So, Where Are The Top Asian MNC Executives?

More Asian leaders need to make an impact in boardrooms of major Western corporations.

As Western multinational corporations (MNCs) turn to Asia for business growth to make up for weak economies in the United States and Europe, their challenge is not just opening up the marketplace but finding and building ranks of ethnic Asians who can lead their organisations.

No one doubts that this is the century of Asia, powered by the twin engines of China and India. Every major global MNC ­- from Pepsi to Pfizer ­- is eyeing the region's middle class and spending power. However, many global CEOs are lamenting how few Asians they have in their ranks to fill top executive positions.

The MNC is an essentially Western phenomenon which emerged nearly 50 years ago. Well into the Asian century, it will likely remain dominated by Western corporations for another 50 years. Their financial strength, brand values, corporate cultures and global reach are far ahead of most Asian companies. Except for a handful of Japanese and Korean global names and some emerging Indian technology majors, few Asian corporations can claim to be global MNCs. In my work among Western MNCs, their human resource leaders consistently - but quietly – complain the lack of leadership talent among non-Caucasians, even in Asia itself. The shortage is coming at a time when these MNCs need Asian leaders most. Asians often top the Deans' Lists of Ivy League colleges. Despite being technically sound and armed with the best degrees, Asians are often perceived to lack the 'X' factor needed for executive roles in MNCs.

Asian cultures emphasise humility, respect for elders, rote learning and academic grades. These appear to have left Asians self-­-effacing and behind in the emotional quotient scale, especially in the MNC environment. Discipline and sense of quiet achievement may have powered Asia's economic growth, but if you aspire to lead in a global MNCs, your boss is looking for something more.

In over 25 years of working in MNCs ­- 14 of them based in the US - I have found that a major missing link is that Asian managers do not develop the leadership, communicative and behavioural skills of their Western counterparts.

They are perceived to stick to their own crowd, unwilling to be relocated and uninterested in activities which are part and parcel of daily Western life - be it Little League baseball or soccer, the Super Bowl in the US, or theatre in Europe.

Asians who are competent - but perhaps not promoted quickly enough - may ask, 'Shouldn't my work ethic and results suffice?' Unfortunately, not.

So what do MNC bosses look for beyond technical competence and hard work? The answer is to be found in this revised adage: 'All roads lead to Rome. But away from Rome, Romans look for Romans'.

By this, I refer to MNC bosses looking for managers from around the world who can be a little gregarious, communicate easily and spontaneously take ownership of challenges while blending socially and professionally in an essentially Western milieu.

They would like their Singapore manager to be willing to relocate to Pittsburgh if needed and to root for the Steelers over a barbecue at the boss's home. Except that many Asians rather spend the weekend cooking and eating Asian food among themselves and watching re-runs of soap operas from back home.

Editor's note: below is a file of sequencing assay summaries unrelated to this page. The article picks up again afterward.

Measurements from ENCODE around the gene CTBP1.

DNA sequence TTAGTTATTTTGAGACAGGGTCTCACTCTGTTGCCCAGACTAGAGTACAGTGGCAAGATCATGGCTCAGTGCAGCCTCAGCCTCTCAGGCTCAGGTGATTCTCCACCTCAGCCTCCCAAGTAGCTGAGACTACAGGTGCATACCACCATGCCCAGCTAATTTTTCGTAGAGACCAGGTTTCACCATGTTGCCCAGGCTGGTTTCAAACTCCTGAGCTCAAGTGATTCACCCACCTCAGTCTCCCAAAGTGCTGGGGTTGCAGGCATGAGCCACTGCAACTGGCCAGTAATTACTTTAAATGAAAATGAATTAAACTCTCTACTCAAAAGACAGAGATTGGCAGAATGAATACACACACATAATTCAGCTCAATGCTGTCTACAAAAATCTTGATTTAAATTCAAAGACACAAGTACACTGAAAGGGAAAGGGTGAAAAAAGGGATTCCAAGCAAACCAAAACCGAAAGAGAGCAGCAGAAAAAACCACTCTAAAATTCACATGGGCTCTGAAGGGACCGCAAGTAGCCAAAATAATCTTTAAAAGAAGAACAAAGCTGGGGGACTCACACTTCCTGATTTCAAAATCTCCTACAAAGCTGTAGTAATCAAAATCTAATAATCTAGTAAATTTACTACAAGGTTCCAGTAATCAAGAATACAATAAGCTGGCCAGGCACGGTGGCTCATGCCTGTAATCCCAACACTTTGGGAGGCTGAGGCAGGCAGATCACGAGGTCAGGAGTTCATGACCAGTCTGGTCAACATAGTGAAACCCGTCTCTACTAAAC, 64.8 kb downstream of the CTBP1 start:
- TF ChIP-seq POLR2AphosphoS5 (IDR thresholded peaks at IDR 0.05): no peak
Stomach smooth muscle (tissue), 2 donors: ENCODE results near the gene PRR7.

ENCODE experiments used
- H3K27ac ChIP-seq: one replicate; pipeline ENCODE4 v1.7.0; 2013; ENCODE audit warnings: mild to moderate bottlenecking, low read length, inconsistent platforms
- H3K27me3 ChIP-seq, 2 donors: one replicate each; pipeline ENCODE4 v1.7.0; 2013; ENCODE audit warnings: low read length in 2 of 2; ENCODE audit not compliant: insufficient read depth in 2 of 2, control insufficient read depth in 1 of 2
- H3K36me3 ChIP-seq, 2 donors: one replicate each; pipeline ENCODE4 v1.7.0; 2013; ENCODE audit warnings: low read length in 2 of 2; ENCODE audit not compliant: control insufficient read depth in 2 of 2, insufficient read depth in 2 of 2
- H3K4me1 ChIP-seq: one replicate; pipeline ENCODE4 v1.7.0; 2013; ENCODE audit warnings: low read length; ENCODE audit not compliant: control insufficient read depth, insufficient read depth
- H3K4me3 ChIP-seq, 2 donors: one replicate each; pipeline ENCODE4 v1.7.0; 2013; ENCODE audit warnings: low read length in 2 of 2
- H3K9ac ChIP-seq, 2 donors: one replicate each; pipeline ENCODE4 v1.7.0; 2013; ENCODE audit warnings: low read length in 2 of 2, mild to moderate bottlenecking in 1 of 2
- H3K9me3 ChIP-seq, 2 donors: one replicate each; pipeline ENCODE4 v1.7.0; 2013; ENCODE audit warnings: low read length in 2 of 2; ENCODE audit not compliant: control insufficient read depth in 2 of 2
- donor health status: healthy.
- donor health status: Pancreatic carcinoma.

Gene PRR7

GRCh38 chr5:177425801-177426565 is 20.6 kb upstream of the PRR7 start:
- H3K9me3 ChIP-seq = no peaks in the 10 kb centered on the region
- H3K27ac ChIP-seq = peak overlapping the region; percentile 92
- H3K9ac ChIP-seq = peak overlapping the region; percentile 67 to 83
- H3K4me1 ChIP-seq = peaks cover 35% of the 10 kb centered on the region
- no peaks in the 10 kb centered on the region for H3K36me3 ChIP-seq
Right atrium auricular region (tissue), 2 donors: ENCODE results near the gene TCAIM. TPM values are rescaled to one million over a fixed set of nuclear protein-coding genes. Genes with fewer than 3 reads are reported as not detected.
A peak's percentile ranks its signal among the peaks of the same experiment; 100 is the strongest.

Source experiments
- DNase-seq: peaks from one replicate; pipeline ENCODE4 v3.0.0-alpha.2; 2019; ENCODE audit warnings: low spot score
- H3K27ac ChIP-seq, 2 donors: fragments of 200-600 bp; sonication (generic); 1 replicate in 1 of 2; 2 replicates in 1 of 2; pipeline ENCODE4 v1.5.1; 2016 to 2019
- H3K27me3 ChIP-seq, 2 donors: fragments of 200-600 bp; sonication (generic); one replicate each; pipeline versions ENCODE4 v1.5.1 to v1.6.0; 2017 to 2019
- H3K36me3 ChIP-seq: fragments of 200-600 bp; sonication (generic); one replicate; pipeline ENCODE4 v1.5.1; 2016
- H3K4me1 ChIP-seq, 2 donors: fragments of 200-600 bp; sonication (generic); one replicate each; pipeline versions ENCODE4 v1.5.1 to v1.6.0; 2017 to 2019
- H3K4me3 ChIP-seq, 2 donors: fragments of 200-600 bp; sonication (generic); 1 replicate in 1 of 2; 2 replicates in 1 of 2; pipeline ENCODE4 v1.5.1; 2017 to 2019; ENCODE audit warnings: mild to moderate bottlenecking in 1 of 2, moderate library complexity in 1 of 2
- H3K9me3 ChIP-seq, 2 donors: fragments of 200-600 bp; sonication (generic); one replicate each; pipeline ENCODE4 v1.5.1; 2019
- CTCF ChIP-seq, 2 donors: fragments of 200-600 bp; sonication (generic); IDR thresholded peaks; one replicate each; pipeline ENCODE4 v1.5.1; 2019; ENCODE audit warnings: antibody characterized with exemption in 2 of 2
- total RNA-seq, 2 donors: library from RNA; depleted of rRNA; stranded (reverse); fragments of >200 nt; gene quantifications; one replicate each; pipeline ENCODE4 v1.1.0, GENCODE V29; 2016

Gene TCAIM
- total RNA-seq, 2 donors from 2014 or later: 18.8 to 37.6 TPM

There are Asians who have dispelled this myth, of course. But a much larger cadre of confident and outgoing Asian leaders is needed to make an impact across cultures and in the boardrooms of major US or European corporations as the locus of economic activity shifts more and more to Asia. Many Asians have a built­-in excuse that being an Asian is a disadvantage. I actually think being Asian is an unfair advantage. Why? If an Asian manager communicates as confidently as a Western executive, the effect is more pronounced because it is so unexpected. He or she will almost certainly be marked out as a leader.

So what are MNC bosses looking for apart from competence? The seven key characteristics are:

  1. Instinctively leading and taking ownership of projects or teams.
  2. Making decisions and being able to articulate reasons and viewpoints clearly.
  3. Building trust and influence at all levels.
  4. Communicating clearly, spontaneously and confidently
  5. Delivering direct feedback; the ability to ‘push back’ and with appropriate assertiveness.
  6. Connecting personally at ALL levles – knowing how to develop formal and informal relationships.
  7. Willing to coach and develop teams – sharing knowledge, building, recognising and rewarding efforts of others openly.

In this process, the Asian need not lose his or her identity, which may erode respect among peers. But you can, when needed, be a little more outspoken in interactions with Western colleagues. So, in one­-on­-one situations or conference calls, speak up, ask the hard questions you may have.

Don't back down if you have a valid idea and fade into the background. Silence is not always golden. Break the Asian habit of not responding spontaneously to questions posed by figures of authority.

Go meet the bosses when they fly in. Inject a little more zest when addressing a crowd at corporate headquarters. Asians can develop this global executive mindset the 'Romans' are looking for. All it takes is a little effort to get out of the comfort zone and take the road to Rome and corporate success.


Article by Stephen Krempl, CEO of Krempl Communications International,Creator of the Global Executive Mindset (GEM) Programme. CLICK HERE to find out more about GEM.

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